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The dozen architects and designers who work at the RED Office in Little Italy don’t get paid a dime.
Instead, the firm relies on what’s called sweat equity – employees are promised an ownership share of the company’s for-rent housing projects instead. Once tenants move into the finished buildings and start paying rent, the payout to each employee won’t be huge, but it will be steady and long-lasting.
Within the next year, the RED Office will break ground on a nine-unit apartment complex tucked behind a single-family house in North Park. It’ll also begin construction on a building in Hillcrest that includes seven apartments. And if the California Coastal Commission approves its permits, the office will soon get to work on a mixed-use project in Barrio Logan.
The three projects could not happen sooner for the folks at the firm. As it turns out, working for free comes with some hefty risks and challenges. Employees at the firm have spent the last five years working without pay on time-consuming projects that ultimately fell through. The company’s most recent endeavor was a big project in Encanto that Civic San Diego, the city’s nonprofit that oversees development in downtown and parts of southeastern San Diego, ended up awarding to a more traditional development firm.
Ted Smith, one of the architects and developers behind the RED Office, said the firm has been learning a lot in the process, but that it’s time for the fruits of its free labor to finally pay off.
“We’re having a good time, but we’re at the point now where we are going to have to see some money come out of this,” Smith said. “We need to get these deals done.”
Because no one makes any actual money yet, everyone working at the firm also has other paying gigs.
The RED Office was born out of the master’s program in real estate development for architects at Woodbury University in Barrio Logan. Faculty and graduates of the program have built some of the most innovative urban infill developments – projects within developed neighborhoods – in the region. But a persistent problem that continues to plague the architects who graduate and want to go out and finance their own projects is lack of access to money and investors.
Smith and fellow architect-developers Héctor Pérez and Kate Meairs have helped build the RED Office as a place where the architect-developers Woodbury turns out can use their free labor as their capital investment instead.
The office’s academic roots are also guiding the type of developments the firm goes after. Pérez said the firm wants each project to “say and prove something about smart development in San Diego.”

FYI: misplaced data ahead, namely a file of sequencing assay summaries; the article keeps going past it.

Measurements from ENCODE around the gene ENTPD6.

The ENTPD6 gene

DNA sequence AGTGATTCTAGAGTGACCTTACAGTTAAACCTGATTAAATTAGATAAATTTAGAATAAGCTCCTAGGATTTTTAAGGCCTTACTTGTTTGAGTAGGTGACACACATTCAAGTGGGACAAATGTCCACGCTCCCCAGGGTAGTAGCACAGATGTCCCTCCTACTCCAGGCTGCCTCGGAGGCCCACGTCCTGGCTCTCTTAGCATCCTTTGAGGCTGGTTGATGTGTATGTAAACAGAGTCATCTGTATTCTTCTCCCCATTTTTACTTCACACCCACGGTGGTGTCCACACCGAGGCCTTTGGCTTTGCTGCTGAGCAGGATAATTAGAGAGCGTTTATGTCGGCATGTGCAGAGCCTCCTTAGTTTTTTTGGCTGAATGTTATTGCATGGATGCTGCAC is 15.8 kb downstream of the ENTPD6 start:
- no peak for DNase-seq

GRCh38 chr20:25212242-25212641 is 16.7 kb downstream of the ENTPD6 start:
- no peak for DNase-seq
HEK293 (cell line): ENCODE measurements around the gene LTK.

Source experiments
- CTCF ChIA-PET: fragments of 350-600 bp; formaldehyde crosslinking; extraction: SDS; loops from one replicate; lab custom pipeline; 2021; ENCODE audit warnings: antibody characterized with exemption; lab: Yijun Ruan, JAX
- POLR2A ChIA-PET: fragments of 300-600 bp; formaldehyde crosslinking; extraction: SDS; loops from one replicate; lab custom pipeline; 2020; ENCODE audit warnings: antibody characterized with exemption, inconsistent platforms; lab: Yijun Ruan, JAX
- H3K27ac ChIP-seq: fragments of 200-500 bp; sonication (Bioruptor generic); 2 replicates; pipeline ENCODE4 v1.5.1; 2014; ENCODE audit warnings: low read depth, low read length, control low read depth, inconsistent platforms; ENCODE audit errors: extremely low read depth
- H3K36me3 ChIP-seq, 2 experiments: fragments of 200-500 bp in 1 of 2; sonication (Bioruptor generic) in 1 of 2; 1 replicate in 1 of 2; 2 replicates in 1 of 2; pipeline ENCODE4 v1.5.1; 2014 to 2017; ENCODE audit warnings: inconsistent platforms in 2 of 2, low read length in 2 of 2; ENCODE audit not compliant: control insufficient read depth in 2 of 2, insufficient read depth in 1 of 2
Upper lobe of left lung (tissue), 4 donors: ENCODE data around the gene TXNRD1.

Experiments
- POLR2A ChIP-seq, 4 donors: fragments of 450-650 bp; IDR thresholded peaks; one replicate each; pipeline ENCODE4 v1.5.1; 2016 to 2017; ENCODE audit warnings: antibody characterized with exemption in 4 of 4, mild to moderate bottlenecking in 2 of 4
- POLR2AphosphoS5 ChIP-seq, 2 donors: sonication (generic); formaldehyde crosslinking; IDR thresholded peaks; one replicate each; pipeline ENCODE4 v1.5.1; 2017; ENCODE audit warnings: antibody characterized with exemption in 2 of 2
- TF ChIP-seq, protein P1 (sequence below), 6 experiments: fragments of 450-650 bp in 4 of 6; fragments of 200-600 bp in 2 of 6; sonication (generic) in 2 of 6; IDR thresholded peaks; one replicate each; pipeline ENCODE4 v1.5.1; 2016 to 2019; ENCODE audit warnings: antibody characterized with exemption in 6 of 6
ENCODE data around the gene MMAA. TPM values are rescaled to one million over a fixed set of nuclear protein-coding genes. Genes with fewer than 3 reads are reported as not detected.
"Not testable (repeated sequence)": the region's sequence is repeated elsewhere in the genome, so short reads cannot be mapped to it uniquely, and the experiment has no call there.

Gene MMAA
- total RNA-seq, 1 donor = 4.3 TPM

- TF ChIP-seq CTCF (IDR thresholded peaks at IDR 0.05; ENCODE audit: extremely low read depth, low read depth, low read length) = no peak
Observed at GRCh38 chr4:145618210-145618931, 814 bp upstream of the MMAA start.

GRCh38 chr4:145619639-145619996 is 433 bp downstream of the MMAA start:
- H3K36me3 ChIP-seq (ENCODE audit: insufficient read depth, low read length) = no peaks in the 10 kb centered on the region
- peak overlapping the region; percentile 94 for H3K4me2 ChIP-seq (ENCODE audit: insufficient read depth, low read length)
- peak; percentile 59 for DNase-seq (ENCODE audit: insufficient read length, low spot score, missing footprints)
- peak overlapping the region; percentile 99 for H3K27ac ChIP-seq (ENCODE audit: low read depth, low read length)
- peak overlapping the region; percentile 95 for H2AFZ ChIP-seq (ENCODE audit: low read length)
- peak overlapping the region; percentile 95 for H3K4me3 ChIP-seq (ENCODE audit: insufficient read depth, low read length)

With the North Park project, for example, Pérez wants to show how developers can build density without ruining the look and feel of a traditionally single-family neighborhood. The existing house on the property will stay, and nine units will be built behind it on an alley.
“It’s like a mullet,” Pérez said. “Business in the front, and party in the back. The goal is to densify the alley, but also show how you can maintain the integrity of the neighborhood visually.”
The Hillcrest project will showcase micro lofts that feature high ceilings, large windows and a split level that can hold a bed, amenities that Smith said will make the 250-square-foot units look and feel much bigger than they are.
“It will demonstrate how much better it can be than the micro lofts I’ve seen,” Smith said.
For both projects, members of the RED Office purchased the land themselves. They could not risk another deal falling through, so it was the only way to ensure that the projects would actually be built.
The ideal architect-development deal, though, is showcased in the firm’s Barrio Logan project. The RED Office has partnered with the landowner there in a deal that will result in free labor in exchange for a 50-50 ownership between the landowner and the RED Office employees.
“That’s annuity for the rest of our lives,” Smith said. “So that money comes forever – that’s the big, important difference with this approach.”
The project also features dozens of tiny patios that make the units feel bigger, plus lots of uniquely designed big and small single-room studios geared toward artists who either want to live and work alone or split a big loft with friends.
“We really want to illustrate some kind of economic advantages of building spaces that are unusual and different,” Smith said.
Offering project ownership instead of pay is not exactly new for Smith. He’s used the method several times in the decades he’s been financing, designing and building projects across the region with his partner Kathleen McCormick. The Little Italy loft that houses the RED Office was even built on the concept. Decades ago, Smith offered the deal to a young draftsman at the time, Lloyd Russell, who’s gone on to build several successful projects.
What’s different for Smith this time around is the size and organizational structure of the Red Office, which has led to some complications.
“Generally, the idea here was that everybody’s hour was going to be worth an hour,” Smith said. “That’s easy in concept, but then we discovered that someone has to tell others to do something. Next thing you know, you have managers.”
Smith, Pérez and Meairs have emerged as the RED Office leaders. Another challenge popped up when some of the office’s partners started opting out of the free labor arrangement and paid younger, cheaper designers to do their portion of the work.
The office is still trying to figure out what that means for the eventual payout on the project.
“When you start coming across these things, you start to understand why these kind of idealistic economic systems fail through the years,” Smith said. “The initial concept has been hit with some realism, but we don’t want to give up on it, we want to work through it.”